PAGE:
Getting your child interested in reading is one of the most important things you can do as a parent. I understand it isn’t always easy. Just try to think of your time and energy as an investment in your child’s reading future. Here are some practical tips for getting your child interested in reading…
While there aren’t movie equivalents for every book, there is a large selection of children’s literature out there. If you can find them, watch and discuss them together. Some suggestions are: A Series of Unfortunate Events: Lemony Snicket, Charlie and the Chocolate Factory, To Kill a Mockingbird, Charlotte’s Web, Hoot, etc.
- Find books with cartoons or humor — which only a child would find amusing
Not everything needs to be a learning lesson. Letting children read books such as Big Nate or Diary of a Wimpy Kid will keep them engaged and entertained. Although adults might find the language and humor distasteful, children find it very funny and are therefore more motivated to read.
- Zero in on your child’s passions and choose books and magazines focused on areas of interest
Find books on specific topics to keep your child’s interest, such as science, baseball, American Girl dolls, etc. Children who already have the background knowledge, language and vocabulary before beginning a book will have an easier time getting through the reading. Order a magazine subscription to Sports Illustrated for Kids or Nickelodeon. Children love receiving mail and reading ‘their’ magazines.
- Get your child an email account and, together, check it regularly
Using the computer to read and write is a huge advantage for most students. By letting young children write and send email, they practice reading, writing and spelling. Teach your child how to use spell check before sending off messages. Be sure to monitor your child’s ‘pen pals’ – who is your child writing to and receiving mail from? Let your child pick out a few family members, including grandparents and maybe two or three friends. You will find that by using email regularly, your child becomes very strong in typing (keyboarding) and using the computer.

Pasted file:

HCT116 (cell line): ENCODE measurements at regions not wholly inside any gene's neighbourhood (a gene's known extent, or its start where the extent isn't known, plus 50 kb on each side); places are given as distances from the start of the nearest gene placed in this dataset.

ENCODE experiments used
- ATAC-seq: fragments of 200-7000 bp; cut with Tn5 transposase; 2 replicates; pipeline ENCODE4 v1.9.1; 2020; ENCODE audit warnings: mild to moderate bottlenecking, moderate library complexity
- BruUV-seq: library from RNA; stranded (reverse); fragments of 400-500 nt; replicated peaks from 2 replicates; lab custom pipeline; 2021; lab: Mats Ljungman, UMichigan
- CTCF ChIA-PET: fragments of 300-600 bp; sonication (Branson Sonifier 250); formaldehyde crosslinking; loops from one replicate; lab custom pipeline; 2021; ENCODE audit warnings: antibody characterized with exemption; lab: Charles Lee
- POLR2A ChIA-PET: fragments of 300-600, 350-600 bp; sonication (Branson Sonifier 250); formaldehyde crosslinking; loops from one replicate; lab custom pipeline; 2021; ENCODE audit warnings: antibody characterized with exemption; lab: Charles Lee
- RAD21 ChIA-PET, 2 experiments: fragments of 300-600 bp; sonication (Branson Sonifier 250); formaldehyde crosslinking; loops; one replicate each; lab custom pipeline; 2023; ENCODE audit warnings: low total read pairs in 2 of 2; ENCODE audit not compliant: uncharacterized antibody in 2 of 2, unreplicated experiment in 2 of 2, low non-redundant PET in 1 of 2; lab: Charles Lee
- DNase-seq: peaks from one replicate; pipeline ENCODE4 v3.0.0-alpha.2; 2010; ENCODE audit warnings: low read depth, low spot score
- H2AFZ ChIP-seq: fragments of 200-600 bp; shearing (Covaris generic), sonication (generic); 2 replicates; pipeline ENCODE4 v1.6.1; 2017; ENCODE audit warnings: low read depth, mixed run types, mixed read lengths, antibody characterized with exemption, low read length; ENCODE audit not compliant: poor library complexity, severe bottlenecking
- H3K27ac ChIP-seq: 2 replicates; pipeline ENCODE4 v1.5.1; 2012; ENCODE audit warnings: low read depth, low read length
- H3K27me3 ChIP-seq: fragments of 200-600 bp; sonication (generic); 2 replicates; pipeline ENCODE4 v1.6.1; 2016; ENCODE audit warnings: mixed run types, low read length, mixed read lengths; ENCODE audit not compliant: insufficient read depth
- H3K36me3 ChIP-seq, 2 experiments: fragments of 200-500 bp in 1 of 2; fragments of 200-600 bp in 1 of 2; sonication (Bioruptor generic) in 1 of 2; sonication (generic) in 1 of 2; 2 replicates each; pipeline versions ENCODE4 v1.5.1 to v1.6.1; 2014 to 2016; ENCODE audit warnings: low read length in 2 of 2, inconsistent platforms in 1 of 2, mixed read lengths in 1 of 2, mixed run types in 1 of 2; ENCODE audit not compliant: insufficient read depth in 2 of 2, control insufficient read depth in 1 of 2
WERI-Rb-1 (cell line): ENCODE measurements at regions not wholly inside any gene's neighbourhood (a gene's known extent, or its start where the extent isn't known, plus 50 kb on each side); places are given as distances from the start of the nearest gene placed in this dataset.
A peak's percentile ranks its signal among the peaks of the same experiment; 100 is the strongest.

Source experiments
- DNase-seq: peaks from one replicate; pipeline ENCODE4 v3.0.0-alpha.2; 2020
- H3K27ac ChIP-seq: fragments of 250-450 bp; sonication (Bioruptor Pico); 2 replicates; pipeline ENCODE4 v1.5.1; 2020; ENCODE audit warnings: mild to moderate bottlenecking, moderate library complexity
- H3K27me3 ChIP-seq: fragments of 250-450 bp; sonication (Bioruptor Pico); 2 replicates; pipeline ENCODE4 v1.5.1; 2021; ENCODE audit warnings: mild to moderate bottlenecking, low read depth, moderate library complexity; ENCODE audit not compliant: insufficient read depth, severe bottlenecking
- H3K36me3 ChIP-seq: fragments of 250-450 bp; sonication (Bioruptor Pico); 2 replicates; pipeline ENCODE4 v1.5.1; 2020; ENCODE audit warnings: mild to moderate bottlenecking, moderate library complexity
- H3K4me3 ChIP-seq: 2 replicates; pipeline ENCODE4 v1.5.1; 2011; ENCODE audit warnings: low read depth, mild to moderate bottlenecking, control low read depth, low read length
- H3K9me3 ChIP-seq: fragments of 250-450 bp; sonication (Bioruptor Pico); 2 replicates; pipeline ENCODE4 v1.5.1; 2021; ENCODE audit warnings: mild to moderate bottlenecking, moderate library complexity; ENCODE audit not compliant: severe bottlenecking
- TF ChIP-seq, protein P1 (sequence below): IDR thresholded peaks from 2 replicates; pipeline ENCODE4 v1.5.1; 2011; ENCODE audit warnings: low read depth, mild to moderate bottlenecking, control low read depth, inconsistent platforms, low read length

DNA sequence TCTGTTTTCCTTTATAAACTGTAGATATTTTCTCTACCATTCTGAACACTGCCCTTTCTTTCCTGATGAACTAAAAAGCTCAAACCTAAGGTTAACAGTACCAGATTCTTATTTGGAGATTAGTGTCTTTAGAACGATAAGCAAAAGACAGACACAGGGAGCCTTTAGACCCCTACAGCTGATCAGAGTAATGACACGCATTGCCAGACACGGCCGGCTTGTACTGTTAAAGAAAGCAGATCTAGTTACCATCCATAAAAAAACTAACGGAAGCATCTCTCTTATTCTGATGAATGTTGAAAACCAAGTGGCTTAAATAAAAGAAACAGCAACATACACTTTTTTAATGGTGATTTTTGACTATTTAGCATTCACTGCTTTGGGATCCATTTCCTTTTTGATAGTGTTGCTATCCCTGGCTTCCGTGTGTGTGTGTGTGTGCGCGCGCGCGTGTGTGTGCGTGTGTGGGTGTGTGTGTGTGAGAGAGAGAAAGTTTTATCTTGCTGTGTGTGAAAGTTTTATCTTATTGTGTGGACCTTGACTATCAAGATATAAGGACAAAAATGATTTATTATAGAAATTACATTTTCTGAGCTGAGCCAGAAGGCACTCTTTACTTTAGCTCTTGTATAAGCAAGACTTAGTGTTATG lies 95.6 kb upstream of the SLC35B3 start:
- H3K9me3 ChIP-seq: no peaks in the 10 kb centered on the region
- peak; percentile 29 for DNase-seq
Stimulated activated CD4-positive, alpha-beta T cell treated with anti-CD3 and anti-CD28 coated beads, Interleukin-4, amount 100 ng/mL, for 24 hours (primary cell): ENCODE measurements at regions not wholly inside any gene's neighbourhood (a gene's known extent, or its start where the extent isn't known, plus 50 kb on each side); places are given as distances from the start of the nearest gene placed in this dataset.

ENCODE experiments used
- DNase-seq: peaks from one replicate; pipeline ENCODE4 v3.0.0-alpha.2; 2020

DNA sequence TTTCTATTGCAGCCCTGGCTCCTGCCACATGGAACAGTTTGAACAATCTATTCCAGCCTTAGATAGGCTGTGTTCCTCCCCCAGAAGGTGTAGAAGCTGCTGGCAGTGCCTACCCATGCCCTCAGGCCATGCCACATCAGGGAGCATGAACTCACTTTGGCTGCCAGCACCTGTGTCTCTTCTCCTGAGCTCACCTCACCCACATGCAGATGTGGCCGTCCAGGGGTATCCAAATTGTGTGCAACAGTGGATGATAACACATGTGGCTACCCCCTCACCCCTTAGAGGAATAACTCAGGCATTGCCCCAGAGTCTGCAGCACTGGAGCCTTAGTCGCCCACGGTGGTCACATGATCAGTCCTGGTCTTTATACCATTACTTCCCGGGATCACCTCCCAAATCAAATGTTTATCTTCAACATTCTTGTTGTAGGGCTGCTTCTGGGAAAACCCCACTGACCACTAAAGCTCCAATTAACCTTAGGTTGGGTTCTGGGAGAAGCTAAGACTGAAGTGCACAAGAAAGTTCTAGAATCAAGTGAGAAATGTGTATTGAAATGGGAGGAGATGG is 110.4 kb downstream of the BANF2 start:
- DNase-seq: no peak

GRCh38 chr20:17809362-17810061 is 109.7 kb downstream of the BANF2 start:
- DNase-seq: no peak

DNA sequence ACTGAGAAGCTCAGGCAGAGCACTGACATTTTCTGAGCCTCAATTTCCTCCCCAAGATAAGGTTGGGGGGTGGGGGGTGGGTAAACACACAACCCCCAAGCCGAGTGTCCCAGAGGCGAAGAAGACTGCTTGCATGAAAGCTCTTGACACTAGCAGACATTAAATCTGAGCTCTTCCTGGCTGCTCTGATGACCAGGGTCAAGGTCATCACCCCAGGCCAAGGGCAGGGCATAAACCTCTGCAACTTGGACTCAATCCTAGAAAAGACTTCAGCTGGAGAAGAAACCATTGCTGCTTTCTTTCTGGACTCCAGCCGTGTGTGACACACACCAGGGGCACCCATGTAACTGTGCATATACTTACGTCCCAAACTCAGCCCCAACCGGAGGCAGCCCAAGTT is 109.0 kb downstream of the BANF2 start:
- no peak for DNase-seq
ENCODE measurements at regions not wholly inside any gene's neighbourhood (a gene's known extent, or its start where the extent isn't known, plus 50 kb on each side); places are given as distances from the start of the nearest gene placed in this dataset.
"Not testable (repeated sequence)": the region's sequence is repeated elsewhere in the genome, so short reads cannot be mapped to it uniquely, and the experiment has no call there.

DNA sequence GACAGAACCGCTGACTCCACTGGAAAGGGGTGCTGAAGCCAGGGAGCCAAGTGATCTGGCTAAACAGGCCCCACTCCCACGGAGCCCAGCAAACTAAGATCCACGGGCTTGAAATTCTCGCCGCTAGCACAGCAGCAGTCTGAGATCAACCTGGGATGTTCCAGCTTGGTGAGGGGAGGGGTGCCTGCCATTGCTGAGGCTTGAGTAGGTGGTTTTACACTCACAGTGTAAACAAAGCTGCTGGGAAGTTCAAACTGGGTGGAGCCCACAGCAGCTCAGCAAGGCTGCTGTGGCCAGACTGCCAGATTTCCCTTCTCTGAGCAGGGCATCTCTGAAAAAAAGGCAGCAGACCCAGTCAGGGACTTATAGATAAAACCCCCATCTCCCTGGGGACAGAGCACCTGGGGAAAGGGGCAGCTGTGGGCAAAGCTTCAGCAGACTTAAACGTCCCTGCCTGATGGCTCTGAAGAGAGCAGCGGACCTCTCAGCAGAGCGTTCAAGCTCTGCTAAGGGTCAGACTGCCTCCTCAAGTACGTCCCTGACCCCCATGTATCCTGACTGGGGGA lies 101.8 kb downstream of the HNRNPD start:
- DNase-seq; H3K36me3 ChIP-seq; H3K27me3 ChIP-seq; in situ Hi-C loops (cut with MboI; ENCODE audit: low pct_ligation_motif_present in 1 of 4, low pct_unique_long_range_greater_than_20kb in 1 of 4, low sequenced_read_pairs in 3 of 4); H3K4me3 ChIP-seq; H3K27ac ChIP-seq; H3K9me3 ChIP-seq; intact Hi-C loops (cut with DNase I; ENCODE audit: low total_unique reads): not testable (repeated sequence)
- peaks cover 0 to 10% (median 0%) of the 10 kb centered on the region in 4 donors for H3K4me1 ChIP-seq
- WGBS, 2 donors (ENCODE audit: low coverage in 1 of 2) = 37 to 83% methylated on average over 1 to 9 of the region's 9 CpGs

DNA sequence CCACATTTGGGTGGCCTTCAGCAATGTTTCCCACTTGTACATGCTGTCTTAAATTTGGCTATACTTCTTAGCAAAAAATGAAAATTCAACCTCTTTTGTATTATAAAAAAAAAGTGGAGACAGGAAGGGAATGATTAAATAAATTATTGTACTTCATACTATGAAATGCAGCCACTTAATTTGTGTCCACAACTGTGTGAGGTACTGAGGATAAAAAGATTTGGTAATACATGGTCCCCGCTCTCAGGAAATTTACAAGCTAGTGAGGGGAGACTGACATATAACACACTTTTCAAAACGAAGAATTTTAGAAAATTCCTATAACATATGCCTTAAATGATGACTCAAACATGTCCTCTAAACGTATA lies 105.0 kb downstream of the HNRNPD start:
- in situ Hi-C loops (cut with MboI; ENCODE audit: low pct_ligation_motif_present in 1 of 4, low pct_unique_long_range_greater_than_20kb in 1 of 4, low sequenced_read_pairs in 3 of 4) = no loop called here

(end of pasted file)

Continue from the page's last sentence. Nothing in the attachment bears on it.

- Find an author that your child likes and stick with it
If your child loves reading Hank Zipzer by Henry Winkler or Tales of a Fourth Grade Nothing by Judy Blume, then you have found a writing style which stimulates your child’s interest. Go through the entire series. Don’t worry if the reading is below grade level: your child is reading for pleasure and for practice. Also remember, just because you loved a certain author or series when you were a kid, this doesn’t mean your child will love the same books you did. Browse the bookstore or library and find the newest, most modern series. Usually these books contain language and themes to motivate the most reluctant reader. Kids need to relate to what they are reading, and modern language usage helps.
- Get books with large print
For some children with learning difficulties, getting books with larger type can be helpful. Maybe it’s because the pages are less intimidating with less text, or maybe it is the fact that there are fewer words on each line, but it seems to make the reading a bit easier.
- Let your child talk to you about the book they are reading.
When we adults read books we enjoy, we like to talk about them. After reading a book, we don’t necessarily want to write a summary, book report or make a project of it. We just want to discuss it with someone else. Look interested in what your child is reading (yes, even if it is Captain Underpants) and ask questions and have your child tell you about it. Laugh with your child about the funny parts (even at the bathroom jokes) and help your child feel good about reading.
Learn more about the New PRIDE Reading Program
Karina Richland, M.A. is the Founder of PRIDE Learning Centers, located in Los Angeles and Orange County. Ms. Richland is a certified reading and learning disability specialist. Ms. Richland speaks frequently to parents, teachers, and professionals on learning differences, and writes for several journals and publications. You can visit the PRIDE Learning Center website at: www.pridelearningcenter.com
PRIDE Learning Center, a specialized tutoring center in Redondo Beach, has announced it will offer a specialized summer reading camp to better meet the needs of children with dyslexia, auditory and visual processing, speech delays, autism, ADHD and other language and learning disabilities.